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McCluskey: Want the Feds Out of Schools? Stop Taking Their Money
Neal McCluskey, the associate director of the Center for Educational Freedom at the Cato Institute, believes that if conservatives want to make a real impact on federal education policies, they need to learn to deliver their message more coherently. One of the first steps to take in that direction is to realize that it is [...]
Neal McCluskey, the associate director of the Center for Educational Freedom at the Cato Institute, believes that if conservatives want to make a real impact on federal education policies, they need to learn to deliver their message more coherently. One of the first steps to take in that direction is to realize that it is impossible to square a belief in small government and federal non-interference while holding a devotion to government funding and an adherence to “standards and accountability.”
What aroused McCluskey’s ire was an article by Frederick Hess and Andrew Kelly of the American Enterprise Institute on how education can be improved and local control of school systems could be maintained — all while federal money keeps flowing and Washington keeps control over the metrics used to judge school quality. According to McCluskey this is both impossible and unconstitutional, and he supports this view by quoting Article IV, Section 3 of the Constitution which limits the powers Congress may reserve for itself.
In an effort to deal with the very clear failures of federal education policy — but without the clarity of following the Constitution – Hess and Kelly offer three things they think the Feds can and should focus on: transparency, research, and “trust-busting.” However, all three ignore the fundamental political reality that school systems tend to be controlled by their employees because the employees have the most at stake. And what are their incentives? Same as mine and yours: to get compensated as generously as possible and have no one hold them accountable for their performance. The result, of course, has been oodles of money spent without meaningful academic improvement.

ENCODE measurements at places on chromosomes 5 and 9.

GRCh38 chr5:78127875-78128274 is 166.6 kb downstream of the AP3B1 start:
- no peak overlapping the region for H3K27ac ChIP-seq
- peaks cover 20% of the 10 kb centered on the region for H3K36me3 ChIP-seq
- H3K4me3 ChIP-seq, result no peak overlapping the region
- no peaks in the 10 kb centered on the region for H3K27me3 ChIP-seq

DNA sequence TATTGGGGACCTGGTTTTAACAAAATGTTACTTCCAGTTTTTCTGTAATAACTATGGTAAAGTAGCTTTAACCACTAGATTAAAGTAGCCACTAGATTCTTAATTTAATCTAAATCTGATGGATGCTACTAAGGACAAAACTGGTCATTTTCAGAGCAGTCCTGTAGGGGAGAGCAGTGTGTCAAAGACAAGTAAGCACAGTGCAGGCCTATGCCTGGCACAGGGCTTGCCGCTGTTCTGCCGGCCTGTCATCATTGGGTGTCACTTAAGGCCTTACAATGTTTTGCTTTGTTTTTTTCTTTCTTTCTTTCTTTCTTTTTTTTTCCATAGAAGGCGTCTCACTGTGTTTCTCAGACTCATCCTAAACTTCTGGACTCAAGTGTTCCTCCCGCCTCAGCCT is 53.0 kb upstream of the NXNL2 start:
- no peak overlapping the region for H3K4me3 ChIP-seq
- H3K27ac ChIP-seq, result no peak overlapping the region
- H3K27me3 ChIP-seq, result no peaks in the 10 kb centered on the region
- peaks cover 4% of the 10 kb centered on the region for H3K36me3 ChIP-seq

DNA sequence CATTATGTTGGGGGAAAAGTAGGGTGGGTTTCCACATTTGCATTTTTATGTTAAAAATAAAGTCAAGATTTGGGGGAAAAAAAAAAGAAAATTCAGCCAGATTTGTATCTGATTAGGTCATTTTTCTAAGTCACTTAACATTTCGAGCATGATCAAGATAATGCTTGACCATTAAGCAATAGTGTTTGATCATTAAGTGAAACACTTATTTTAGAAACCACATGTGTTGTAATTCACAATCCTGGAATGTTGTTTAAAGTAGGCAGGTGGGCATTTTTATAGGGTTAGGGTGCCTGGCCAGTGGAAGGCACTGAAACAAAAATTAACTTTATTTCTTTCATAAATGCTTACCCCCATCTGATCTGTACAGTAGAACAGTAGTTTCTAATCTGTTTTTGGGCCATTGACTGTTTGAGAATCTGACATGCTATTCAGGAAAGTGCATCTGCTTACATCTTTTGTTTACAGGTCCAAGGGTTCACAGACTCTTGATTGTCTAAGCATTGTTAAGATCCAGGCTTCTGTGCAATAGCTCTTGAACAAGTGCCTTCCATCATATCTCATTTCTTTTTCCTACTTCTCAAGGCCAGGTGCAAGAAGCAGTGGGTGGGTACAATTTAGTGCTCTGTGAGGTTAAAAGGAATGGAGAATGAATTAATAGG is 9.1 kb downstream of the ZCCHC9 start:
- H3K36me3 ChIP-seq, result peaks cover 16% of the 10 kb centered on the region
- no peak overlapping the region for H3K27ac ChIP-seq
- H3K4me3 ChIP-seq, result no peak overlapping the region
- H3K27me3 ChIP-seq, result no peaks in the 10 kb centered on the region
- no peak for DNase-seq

Hess and Kelly’s suggestion on how to resolve the unresolvable would be to prohibit the federal government from actually imposing any kind of specific standards, metrics or curricula, but at the same time requiring states that accept federal cash to report their achievement data and show a certain “return on investment” to qualify for more. How the government can set a specific rate of return without imposing any kind of standard is harder to understand. Isn’t a “specific standard” exactly what this return on investment is?
How exactly do Hess and Kelly expect the Feds to both stop short of mandating curriculum and standards, and provide an accepted measure of specific schools’ return on investment? Even if you could thread the needle for a while, it is very hard to imagine Washington not eventually narrowing acceptable measures down to a single curriculum and test so that results could be uniform and distilled into soundbites.
Unfortunately for Hess and Kelly’s argument, it is impossible to end government control of education without simultaneously detaching it from the government teat, says McCluskey. To allow free market forces to shape education will, necessarily require giving individuals, not government entities, full control over how their educational funds are spent.
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